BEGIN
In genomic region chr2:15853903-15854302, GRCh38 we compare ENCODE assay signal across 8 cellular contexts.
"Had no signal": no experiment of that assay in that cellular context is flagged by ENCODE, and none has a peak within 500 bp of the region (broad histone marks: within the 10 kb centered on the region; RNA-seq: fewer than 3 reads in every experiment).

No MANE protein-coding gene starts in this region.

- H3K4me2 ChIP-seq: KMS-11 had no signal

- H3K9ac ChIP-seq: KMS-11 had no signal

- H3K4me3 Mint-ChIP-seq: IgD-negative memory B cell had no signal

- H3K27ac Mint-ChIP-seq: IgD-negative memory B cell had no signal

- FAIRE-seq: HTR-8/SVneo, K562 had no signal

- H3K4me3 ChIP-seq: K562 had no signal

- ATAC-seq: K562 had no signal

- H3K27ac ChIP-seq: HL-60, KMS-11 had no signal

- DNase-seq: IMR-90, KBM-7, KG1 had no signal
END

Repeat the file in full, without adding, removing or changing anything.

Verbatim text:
In genomic region chr2:15853903-15854302, GRCh38 we compare ENCODE assay signal across 8 cellular contexts.
"Had no signal": no experiment of that assay in that cellular context is flagged by ENCODE, and none has a peak within 500 bp of the region (broad histone marks: within the 10 kb centered on the region; RNA-seq: fewer than 3 reads in every experiment).

No MANE protein-coding gene starts in this region.

- H3K4me2 ChIP-seq: KMS-11 had no signal

- H3K9ac ChIP-seq: KMS-11 had no signal

- H3K4me3 Mint-ChIP-seq: IgD-negative memory B cell had no signal

- H3K27ac Mint-ChIP-seq: IgD-negative memory B cell had no signal

- FAIRE-seq: HTR-8/SVneo, K562 had no signal

- H3K4me3 ChIP-seq: K562 had no signal

- ATAC-seq: K562 had no signal

- H3K27ac ChIP-seq: HL-60, KMS-11 had no signal

- DNase-seq: IMR-90, KBM-7, KG1 had no signal